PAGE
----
Glass Room

part of the ArsDigita Community System by Philip Greenspun
ArsDigita Glass Room is a module that lets the community system implement the final component of the ArsDigita Server Architecture: coordinating a bunch of human beings to ensure the reliable operation of a Web service.

The first function that Glass Room must accomplish is the distribution of information. The glassroom_info table contains:

For each of the physical computer systems involved, there is an entry in glassroom_hosts: An expired Verisign certificate can be nearly fatal to a service that requires SSL to operate. Users get hammered with nasty warning messages that they don't understand. So we need the glassroom_certificates table with the following columns: Important news, such as the fact that regular backups have been halted and someone is restoring from tape, are recorded using the standard ACS /news subsystem.

Modeling the software

Every site is going to depend on a set of software modules that can be versioned. The ones that occasion the most discussion are presumably the custom-written software, e.g., the scripts that drive the Web site. However, we still need to keep track of packaged software. People might need to know that we're currently running Oracle 8.0 but plan to upgrade to 8.1 in April 1999.

We also are going to tie bug tickets and feature requests to software modules so that only the relevant personnel need be alerted. Here's what the glassroom_modules table keeps:

So that bug tickets and feature requests can be closed out with a structured "fixed in Release 4.1", Glass Room needs to know about software releases. We have a table glassroom_releases containing:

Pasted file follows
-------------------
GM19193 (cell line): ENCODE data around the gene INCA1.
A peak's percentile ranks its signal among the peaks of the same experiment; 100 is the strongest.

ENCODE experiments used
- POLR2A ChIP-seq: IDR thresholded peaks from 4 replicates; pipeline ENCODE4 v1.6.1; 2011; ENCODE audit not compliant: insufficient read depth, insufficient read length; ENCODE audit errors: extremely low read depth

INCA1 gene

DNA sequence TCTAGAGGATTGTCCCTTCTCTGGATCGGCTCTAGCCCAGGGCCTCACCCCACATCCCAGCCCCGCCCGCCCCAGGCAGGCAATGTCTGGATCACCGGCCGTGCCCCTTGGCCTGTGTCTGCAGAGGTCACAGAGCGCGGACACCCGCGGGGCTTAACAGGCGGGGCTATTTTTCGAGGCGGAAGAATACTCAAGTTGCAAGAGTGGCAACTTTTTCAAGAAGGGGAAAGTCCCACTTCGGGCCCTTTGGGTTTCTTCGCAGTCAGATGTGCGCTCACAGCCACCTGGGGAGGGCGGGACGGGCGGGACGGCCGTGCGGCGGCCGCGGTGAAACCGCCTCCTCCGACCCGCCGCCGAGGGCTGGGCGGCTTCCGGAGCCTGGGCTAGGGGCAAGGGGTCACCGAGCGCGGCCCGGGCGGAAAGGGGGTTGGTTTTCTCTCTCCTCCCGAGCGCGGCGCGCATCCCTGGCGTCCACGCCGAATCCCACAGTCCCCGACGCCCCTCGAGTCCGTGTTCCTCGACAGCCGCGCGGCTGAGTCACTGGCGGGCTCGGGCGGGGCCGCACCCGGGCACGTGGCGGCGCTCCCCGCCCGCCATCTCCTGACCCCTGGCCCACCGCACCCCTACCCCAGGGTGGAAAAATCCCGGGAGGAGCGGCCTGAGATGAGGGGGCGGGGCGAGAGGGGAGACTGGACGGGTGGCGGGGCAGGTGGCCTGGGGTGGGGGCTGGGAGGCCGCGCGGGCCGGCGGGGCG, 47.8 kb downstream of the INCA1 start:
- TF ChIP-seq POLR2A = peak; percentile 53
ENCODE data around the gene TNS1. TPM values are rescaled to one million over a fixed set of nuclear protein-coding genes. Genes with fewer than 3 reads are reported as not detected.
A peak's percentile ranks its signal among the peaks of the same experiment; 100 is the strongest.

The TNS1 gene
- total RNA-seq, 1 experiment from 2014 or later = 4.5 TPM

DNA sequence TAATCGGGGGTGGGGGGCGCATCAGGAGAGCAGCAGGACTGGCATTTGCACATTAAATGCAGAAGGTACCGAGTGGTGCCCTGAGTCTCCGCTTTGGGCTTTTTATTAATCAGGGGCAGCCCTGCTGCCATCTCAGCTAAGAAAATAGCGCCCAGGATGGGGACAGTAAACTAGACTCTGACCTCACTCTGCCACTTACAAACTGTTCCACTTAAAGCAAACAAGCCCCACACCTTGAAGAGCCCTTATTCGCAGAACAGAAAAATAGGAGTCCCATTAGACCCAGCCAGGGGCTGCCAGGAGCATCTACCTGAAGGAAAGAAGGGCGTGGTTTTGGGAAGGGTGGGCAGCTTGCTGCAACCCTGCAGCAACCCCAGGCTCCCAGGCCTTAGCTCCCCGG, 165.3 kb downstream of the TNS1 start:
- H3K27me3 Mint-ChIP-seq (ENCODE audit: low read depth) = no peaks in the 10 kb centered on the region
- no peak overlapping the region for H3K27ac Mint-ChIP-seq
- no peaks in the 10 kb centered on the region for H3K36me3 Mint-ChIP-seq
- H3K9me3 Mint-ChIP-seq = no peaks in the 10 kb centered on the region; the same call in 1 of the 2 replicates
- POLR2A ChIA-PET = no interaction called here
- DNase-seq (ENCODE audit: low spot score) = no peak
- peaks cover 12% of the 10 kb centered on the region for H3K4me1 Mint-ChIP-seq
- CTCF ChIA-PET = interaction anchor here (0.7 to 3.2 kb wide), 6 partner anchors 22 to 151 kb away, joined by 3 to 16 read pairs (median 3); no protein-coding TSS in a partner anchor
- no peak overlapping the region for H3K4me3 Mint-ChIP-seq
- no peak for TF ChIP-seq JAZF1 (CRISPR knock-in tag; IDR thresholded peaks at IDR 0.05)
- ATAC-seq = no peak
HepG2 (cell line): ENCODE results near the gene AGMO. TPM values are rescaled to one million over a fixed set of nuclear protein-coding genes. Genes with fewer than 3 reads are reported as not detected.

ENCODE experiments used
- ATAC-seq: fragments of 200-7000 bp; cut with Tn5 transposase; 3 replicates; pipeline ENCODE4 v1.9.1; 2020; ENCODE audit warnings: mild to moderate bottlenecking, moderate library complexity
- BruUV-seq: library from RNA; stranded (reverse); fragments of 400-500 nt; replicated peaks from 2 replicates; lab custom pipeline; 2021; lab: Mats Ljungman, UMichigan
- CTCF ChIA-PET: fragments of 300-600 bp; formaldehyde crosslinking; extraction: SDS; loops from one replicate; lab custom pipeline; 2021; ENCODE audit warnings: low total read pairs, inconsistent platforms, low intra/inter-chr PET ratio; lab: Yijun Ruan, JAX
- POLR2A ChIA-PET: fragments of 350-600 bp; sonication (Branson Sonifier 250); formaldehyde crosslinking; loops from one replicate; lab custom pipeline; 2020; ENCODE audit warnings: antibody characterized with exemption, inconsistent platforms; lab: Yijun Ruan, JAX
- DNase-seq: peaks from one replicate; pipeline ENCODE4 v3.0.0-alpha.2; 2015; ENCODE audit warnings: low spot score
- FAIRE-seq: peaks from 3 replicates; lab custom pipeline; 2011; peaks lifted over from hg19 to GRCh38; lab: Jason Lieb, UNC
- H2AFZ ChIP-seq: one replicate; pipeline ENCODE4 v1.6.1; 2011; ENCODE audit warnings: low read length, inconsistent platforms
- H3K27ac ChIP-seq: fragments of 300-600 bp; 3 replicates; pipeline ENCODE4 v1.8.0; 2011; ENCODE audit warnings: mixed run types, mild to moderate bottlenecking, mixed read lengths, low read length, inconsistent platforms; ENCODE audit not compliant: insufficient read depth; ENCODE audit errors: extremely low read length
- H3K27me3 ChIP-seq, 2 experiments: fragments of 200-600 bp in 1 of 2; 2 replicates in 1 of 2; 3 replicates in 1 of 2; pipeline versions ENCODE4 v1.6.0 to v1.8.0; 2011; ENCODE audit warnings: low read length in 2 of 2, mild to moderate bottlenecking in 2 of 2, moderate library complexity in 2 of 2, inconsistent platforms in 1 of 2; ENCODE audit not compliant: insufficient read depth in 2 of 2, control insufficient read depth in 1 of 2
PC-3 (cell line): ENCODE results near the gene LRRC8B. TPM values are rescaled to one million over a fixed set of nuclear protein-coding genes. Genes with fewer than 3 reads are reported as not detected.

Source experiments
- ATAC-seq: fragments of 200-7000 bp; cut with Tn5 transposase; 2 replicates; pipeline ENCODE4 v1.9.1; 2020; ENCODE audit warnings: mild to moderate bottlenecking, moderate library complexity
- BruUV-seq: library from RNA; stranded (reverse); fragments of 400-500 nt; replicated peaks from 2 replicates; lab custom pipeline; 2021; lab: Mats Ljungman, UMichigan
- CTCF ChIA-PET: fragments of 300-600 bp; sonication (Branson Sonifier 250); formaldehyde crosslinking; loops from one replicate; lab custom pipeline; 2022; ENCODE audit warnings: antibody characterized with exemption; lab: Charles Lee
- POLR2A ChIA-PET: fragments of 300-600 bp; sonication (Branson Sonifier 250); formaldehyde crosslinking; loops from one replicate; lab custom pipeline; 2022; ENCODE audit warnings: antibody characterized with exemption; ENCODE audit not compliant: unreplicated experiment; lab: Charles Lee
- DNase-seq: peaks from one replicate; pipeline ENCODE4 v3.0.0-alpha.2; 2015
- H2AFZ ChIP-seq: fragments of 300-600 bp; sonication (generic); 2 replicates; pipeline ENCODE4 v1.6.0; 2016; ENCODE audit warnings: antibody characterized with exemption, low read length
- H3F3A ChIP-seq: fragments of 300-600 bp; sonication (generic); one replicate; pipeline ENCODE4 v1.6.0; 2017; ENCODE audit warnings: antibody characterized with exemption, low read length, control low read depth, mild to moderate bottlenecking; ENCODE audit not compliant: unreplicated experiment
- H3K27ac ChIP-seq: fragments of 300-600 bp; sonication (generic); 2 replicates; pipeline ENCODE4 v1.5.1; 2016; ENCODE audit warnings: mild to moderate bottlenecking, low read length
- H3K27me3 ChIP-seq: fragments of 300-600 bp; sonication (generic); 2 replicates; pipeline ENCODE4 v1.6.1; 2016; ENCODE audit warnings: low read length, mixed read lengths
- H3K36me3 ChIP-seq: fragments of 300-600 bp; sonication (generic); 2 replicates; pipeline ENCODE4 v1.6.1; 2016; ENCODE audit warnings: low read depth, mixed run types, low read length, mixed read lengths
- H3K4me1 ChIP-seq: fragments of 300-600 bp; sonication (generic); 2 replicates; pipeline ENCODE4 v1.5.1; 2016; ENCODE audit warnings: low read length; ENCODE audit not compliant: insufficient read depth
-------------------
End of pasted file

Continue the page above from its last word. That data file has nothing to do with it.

We also use this table even when we're talking about software releases that we're merely installing, not developing (e.g., for Oracle 8.1).

Modeling and Logging Procedures

A procedure is something that must be regularly done, e.g., "verify backup tape". We want to log everything of this nature that has been done, by whom, and when. Glass Room needs to know which of these procedures need to be done and how frequently. That way it can check the log and raise some alerts when procedures haven't been done sufficiently recently.

We keep a single glassroom_logbook table in which all kinds of events are intermingled. Some of these might even be ad-hoc events for which we don't have a procedure on record as needing to be done.

So that the system can do automated checking of the logbook table, we keep glassroom_procedures:

Logbook entries can be made by human beings or robots. As the Glass Room is generally running on a geographically separate machine from the production servers, the robots will have to make their log entries via HTTP GET or POST.

Here's the data model for glassroom_logbook:

People can comment on logbook entries, but we just do this with the general_comments table.

Suggested Procedures

Check at least the following:


We don't want an unpaid InterNIC invoice rendering our service inaccessible to most users. So we keep track of all the domains on which our service depends, when they expire, who has paid the bill, and when the last bill was paid.

create table glassroom_domains (
	domain_name	varchar(50),	-- e.g., ''
	last_paid	date,
	by_whom_paid	varchar(100),
	expires		date

Bug Tracking, Feature Requests, and Tickets

In the tech world, people seem to like organizing things by trouble ticket:
  1. Joe Customer opens a ticket when he is unhappy about a bug on a page
  2. If it is a high priority bug, a variety of folks get notified via email and maybe pager; if it is a low priority bug, it sits in the queue until someone notices
  3. A coordinator assigns the bug to Jane Programmer, causing the system to send Jane email
  4. Jane Programmer fixes the bug and records that fact, causing the system to send email to Joe Customer
The same kind of interaction works well for feature requests, except that Jane Programmer might need to record the version number of the software that will incorporate the new feature.

So that the group can see whether everyone is working together effectively, the system can produce reports such as "average time to implement a requested feature", "response time for bugs arranged by the person who reported them", etc.